Category Archives: History in the News

There’s a Historian Born Every Minute

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Alan MacEachern A while back I noticed that Active History had published a post citing a satirical political website as fact. It was an easy mistake to make: the site looked real enough, and its article only mildly ridiculous in the current news climate. I contacted the Active History contributor and editor, and the quote was quickly removed. Case closed…. Read more »

Confronting the Secret Path and the Legacy of Residential Schools

Sean Carleton Despite growing up near St. Paul’s Indian Residential School in North Vancouver, I did not learn about residential schools as a child. I did not learn about Chanie Wenjack (misnamed “Charlie” by his teachers), a 12-year-old Anishinaabe boy who ran away from the Cecilia Jeffery Indian Residential School in Kenora, Ontario in October 1966. It was not until… Read more »

The Year of the Flood: Hurricane Matthew, Oral Narratives, and Climate History

By Lachlan MacKinnon The tail-end of Hurricane Matthew battered Nova Scotia and Newfoundland on Monday afternoon and through the evening. Although the damage does not approach the devastation wrought by the system in the Caribbean and other points south, for many in Cape Breton it will be remembered as the storm of a generation. As I drove around the streets… Read more »

The Polish Government, the Holocaust and Jan Grabowski

By Jim Clifford “‘Who controls the present, controls the past,’ wrote George Orwell, and the Polish authorities seem to have taken Orwell’s words to heart.”[1] On September 20th, University of Ottawa historian Jan Grabowski published an op-ed in Macleans highlighting the dangers of a new law working its way through Poland’s parliament that threatens historians and others with up to three years… Read more »

“Finally”: Peace in Colombia?

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Stefano Tijerina  It is with great skepticism that I reflect on the recent announcement of the peace agreement between the Fuerzas Armadas Revolucionarias de Colombia (FARC) and the Colombian government.  I grew up in Bogotá, Colombia and lived through directly and indirectly the multi-layers of the most recent Colombian Civil War.  Within this fifty-two year old Civil War I experienced… Read more »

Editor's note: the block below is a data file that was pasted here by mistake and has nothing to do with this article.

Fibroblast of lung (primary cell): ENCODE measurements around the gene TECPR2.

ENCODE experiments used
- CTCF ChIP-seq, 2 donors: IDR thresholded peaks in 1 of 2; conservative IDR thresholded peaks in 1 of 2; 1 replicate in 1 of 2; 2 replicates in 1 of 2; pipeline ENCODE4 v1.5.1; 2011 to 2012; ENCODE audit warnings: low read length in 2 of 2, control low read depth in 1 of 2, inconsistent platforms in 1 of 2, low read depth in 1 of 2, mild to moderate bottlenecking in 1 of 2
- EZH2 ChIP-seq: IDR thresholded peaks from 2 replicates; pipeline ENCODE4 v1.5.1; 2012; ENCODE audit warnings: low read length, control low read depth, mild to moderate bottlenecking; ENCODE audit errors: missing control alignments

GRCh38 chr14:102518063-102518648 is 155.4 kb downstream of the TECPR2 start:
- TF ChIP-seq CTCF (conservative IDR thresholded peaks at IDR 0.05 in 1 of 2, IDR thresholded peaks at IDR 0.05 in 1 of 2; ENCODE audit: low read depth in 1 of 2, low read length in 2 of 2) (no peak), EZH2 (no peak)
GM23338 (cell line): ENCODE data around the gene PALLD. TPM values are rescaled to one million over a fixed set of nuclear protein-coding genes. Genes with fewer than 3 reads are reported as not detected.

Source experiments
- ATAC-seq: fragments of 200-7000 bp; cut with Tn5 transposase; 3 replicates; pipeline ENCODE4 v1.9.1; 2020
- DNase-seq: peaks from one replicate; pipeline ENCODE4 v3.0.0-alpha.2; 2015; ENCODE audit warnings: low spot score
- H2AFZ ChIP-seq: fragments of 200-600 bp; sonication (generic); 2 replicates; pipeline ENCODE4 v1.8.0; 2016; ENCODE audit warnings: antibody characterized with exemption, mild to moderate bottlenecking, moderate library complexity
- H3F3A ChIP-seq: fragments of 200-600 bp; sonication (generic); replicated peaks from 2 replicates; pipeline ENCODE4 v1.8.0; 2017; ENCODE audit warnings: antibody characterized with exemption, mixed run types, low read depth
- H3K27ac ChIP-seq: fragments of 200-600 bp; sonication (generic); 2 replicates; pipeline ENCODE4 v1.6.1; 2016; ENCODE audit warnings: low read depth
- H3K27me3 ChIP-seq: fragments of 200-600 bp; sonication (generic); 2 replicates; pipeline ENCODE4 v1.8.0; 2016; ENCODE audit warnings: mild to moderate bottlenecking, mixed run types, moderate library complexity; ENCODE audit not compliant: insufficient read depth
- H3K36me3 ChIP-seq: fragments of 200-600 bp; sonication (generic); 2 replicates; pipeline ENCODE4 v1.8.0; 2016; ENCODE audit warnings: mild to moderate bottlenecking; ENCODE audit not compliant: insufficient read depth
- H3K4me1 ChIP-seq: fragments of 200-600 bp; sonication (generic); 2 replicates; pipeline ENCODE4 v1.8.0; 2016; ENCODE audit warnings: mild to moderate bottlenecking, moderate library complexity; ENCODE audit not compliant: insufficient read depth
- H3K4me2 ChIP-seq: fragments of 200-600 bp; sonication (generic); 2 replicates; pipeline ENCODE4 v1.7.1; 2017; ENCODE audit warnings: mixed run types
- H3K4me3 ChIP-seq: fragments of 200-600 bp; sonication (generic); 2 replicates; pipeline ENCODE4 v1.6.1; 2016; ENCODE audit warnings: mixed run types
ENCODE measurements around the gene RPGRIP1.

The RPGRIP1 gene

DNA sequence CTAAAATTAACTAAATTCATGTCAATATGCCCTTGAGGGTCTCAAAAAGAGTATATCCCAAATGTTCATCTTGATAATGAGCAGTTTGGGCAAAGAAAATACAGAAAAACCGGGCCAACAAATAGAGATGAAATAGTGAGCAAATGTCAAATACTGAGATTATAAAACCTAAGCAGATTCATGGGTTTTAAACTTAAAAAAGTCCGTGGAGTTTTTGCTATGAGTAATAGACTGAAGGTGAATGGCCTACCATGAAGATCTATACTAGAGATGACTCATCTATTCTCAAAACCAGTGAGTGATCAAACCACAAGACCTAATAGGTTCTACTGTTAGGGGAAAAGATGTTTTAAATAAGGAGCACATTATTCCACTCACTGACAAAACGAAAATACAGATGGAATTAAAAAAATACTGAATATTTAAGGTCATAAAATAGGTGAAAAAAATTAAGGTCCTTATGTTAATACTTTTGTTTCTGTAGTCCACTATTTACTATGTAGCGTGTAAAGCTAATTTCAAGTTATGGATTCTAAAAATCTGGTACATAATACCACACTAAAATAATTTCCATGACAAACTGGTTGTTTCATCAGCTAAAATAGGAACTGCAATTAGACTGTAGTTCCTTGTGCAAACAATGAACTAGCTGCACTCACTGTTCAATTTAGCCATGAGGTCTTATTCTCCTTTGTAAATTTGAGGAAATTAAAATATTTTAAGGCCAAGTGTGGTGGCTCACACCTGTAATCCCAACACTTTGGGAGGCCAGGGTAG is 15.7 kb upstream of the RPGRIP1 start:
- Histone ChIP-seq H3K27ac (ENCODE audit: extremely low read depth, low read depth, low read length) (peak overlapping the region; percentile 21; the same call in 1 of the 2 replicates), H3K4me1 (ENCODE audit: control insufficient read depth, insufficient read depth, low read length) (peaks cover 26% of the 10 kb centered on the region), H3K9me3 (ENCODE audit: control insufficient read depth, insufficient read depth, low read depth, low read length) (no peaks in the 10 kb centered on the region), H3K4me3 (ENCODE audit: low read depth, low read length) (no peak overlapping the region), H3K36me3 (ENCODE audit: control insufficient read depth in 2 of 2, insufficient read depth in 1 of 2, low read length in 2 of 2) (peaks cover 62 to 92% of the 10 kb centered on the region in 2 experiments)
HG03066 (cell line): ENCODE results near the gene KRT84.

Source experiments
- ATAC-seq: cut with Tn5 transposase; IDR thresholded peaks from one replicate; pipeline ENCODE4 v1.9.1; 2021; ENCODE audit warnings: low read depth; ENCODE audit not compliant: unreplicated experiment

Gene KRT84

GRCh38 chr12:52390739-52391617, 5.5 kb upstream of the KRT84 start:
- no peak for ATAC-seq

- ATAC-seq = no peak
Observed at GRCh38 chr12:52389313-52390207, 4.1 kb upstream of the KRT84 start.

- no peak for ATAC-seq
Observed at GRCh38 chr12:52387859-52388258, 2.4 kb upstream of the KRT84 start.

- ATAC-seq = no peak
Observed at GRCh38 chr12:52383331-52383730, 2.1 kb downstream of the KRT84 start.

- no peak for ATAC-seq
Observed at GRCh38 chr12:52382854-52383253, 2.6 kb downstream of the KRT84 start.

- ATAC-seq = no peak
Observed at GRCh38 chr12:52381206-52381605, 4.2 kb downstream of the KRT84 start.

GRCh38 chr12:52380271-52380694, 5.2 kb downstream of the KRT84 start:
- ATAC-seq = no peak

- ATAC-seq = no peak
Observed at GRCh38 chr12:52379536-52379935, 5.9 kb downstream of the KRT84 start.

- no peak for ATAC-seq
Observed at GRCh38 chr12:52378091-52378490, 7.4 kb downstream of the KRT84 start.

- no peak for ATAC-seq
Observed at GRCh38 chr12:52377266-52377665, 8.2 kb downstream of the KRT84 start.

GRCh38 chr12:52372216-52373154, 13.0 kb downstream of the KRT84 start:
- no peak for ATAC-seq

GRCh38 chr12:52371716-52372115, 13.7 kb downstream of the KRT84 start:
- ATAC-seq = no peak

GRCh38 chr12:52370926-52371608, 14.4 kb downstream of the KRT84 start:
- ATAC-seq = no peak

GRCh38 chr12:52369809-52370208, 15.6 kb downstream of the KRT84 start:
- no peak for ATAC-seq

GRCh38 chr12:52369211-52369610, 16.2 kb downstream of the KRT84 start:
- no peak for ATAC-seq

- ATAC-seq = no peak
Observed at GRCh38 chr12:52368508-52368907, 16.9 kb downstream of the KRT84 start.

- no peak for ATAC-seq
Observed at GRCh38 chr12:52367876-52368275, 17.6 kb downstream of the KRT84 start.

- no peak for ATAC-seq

The Bering Land Bridge Theory: Not Dead Yet

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Alan MacEachern Maybe you read some of the recent news articles: “The First Americans Didn’t Arrive by the Bering Land Bridge, Study Says.” “A Final Blow to Myth of How People Arrived in the Americas.” “New Study Suggests Route of First Humans to North America was not Western Canada.” Maybe you read some of the social media responses to those… Read more »

Coups in Brazil: What’s In a Name?

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Sean Purdy 2016: In April and May, a large majority of federal deputies and senators in Brazil voted to impeach President Dilma Rousseff of the Workers’ Party (PT) for state accounting misdeeds. The ex-Vice-President, Michel Temer, of the Brazilian Democratic Movement Party (PMDB), is now interim President while the Senate conducts further investigations. In August, if two-thirds of senators once… Read more »

Shuttering Archives: A UNESCO Recognized Collection to Close its Doors to the Public

Thomas Peace Last month I spent two weeks working in one of my favourite archives: Le Centre de référence de l’Amérique francophone. This archive – run by Quebec’s Museum of Civilization – is one of the oldest in the country, not only holding the records of the Quebec Seminary (which begin in 1623), but also many important documents related to New… Read more »

Masculinities and the Culture of Parliament

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By Matt Barrett Without a hint of hyperbole, the House of Commons descended into a scene resembling a Blue Jays–Rangers dugout-clearing brawl on the afternoon of May 18th. According to Peter Mansbridge, “We’ve never seen anything like this in the House of Commons.” Prior to a vote on the assisted-dying bill, Prime Minister Justin Trudeau crossed the floor, entered a… Read more »

1984: The Parable of Ethiopian Famine and Foreign Aid

Nassisse Solomon Ethiopia is back in international headlines with another apocalyptic-scale famine.  It is being widely reported that the country is facing its worst drought in 50 years, a result of three failed rainy seasons, coupled with an El Nino effect warming the Pacific Ocean affecting global weather patterns. With just weeks remaining before the start of the main cropping… Read more »